For nearly a year now, a steady stream of #MeToo headlines has captured the world’s attention.
Hollywood media moguls and well-known, powerful people in law, politics and business have all taken turns in the sexual harassment spotlight.
Bauer College Management Professor Leanne Atwater and colleagues have taken the conversation a step further, constructing two surveys that ask men and women how they believe things will change at work in the wake of the cultural watershed that is #MeToo.
Among the primary findings in the working paper: Men and women tend to agree about the nature of sexual harassment complaints (i.e., women aren’t overly sensitive, and men are not oblivious to it); and both genders expect backlash from the #MeToo movement will negatively impact them in the workplace.
“We don’t always think of unintended consequences,” Atwater says. “Men and women both believe there will be some positive outcomes of #MeToo, but also some backlash such as excluding women or being more reluctant to hire them.”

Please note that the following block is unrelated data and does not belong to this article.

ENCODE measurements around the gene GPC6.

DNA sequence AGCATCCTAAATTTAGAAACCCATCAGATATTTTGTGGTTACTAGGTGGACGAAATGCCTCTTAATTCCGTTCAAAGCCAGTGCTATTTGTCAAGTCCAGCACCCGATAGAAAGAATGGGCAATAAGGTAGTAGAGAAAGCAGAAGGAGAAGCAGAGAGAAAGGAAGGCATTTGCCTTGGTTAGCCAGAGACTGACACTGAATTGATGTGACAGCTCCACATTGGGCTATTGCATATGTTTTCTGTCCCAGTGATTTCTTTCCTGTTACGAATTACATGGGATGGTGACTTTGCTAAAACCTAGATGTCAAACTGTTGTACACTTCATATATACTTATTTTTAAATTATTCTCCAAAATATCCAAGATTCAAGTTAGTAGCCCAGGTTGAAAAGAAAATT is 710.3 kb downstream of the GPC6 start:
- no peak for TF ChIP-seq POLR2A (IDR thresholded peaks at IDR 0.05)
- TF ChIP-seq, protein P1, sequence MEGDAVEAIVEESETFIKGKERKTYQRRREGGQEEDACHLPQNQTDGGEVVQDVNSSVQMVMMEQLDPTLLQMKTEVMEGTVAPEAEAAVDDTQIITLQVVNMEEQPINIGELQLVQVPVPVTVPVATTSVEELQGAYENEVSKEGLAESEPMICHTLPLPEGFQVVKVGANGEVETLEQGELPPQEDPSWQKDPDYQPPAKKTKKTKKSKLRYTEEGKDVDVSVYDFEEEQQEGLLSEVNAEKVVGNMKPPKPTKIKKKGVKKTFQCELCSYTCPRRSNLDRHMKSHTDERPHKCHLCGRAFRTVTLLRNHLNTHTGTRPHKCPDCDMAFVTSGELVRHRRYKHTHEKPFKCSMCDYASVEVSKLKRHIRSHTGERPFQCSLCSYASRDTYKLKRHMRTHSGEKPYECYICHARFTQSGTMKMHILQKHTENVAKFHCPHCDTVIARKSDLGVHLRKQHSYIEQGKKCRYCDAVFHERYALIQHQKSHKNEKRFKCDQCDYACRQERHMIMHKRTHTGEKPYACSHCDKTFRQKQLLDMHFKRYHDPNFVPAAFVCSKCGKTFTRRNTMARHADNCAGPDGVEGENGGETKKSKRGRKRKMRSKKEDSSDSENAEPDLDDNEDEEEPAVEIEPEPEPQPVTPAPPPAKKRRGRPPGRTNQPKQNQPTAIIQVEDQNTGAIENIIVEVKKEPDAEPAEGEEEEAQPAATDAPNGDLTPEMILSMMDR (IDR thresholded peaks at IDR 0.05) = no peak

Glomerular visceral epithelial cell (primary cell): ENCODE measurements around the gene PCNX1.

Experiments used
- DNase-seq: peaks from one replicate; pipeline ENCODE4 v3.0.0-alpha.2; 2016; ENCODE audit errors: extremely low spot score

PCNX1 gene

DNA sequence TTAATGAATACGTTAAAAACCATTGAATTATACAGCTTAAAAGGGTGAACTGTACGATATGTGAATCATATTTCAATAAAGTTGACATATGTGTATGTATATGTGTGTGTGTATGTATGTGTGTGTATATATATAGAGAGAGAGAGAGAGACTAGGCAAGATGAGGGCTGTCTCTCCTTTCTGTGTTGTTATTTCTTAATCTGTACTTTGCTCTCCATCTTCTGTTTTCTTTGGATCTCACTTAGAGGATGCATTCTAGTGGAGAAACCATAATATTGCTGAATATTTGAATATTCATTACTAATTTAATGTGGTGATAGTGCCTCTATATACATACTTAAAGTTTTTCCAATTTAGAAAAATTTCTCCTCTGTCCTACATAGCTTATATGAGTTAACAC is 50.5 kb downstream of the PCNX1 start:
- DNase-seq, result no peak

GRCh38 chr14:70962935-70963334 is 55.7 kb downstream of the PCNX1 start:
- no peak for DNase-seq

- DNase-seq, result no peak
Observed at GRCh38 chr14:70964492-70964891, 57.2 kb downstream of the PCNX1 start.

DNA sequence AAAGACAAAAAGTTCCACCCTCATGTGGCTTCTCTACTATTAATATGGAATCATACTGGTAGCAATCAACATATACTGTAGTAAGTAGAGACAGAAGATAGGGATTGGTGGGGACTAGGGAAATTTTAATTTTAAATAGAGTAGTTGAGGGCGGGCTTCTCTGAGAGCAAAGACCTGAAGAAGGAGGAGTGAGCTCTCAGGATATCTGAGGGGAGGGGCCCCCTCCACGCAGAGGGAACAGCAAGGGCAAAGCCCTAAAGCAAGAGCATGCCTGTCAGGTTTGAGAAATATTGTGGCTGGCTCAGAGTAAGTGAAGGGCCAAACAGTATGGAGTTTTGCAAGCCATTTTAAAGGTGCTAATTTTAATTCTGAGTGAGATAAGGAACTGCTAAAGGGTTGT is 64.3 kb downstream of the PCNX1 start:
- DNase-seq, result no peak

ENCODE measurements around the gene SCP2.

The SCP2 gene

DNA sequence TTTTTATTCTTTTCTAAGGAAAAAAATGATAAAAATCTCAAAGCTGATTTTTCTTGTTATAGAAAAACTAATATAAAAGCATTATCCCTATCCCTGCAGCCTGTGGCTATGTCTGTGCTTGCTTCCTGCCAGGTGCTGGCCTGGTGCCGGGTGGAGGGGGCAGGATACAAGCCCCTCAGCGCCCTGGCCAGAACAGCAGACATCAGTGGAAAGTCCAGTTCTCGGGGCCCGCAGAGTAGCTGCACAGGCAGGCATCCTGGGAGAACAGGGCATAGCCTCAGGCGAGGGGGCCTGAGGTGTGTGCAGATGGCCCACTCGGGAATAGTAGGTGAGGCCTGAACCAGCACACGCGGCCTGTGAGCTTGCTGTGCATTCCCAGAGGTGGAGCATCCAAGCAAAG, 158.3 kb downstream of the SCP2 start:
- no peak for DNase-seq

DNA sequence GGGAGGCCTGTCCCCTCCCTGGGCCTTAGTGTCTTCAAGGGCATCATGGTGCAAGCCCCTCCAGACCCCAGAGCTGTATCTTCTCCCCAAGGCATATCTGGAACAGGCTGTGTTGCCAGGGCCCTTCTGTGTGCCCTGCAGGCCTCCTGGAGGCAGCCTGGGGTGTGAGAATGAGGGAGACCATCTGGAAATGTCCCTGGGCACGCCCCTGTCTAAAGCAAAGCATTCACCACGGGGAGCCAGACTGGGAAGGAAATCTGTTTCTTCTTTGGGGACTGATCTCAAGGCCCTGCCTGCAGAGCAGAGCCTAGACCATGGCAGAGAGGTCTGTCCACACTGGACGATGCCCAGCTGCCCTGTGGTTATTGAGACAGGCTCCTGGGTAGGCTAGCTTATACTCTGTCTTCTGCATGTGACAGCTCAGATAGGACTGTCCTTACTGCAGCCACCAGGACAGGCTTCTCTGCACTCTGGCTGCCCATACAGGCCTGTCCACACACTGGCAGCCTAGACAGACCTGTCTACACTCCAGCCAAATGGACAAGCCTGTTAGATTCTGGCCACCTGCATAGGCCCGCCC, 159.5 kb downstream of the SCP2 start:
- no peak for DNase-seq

Savvy managers know that “sexual harassment training is not the be-all, end-all that we would like it to be,” she adds.
“One of the things that companies are starting to do is to look at incivility in any form, with sexual harassment considered a type of incivility that isn’t tolerated. The message needs to be that it’s your obligation as a victim or observer to report it.”
Going forward, Atwater says, “Organizations need to be very mindful of the potential for possible backlash and mindful to not let it occur. And they need to take these claims seriously and make sure to do anything they can to eliminate negative repercussions so that women and men continue to come forward.”
Atwater’s co-authors on the study are Allison Tringale, Loras College; Rachel Sturm, Wright State University; Scott Taylor, Babson College; and Phillip Braddy, Center for Creative Leadership. Tringale and Sturm are University of Houston doctoral program graduates.
By Julie Bonnin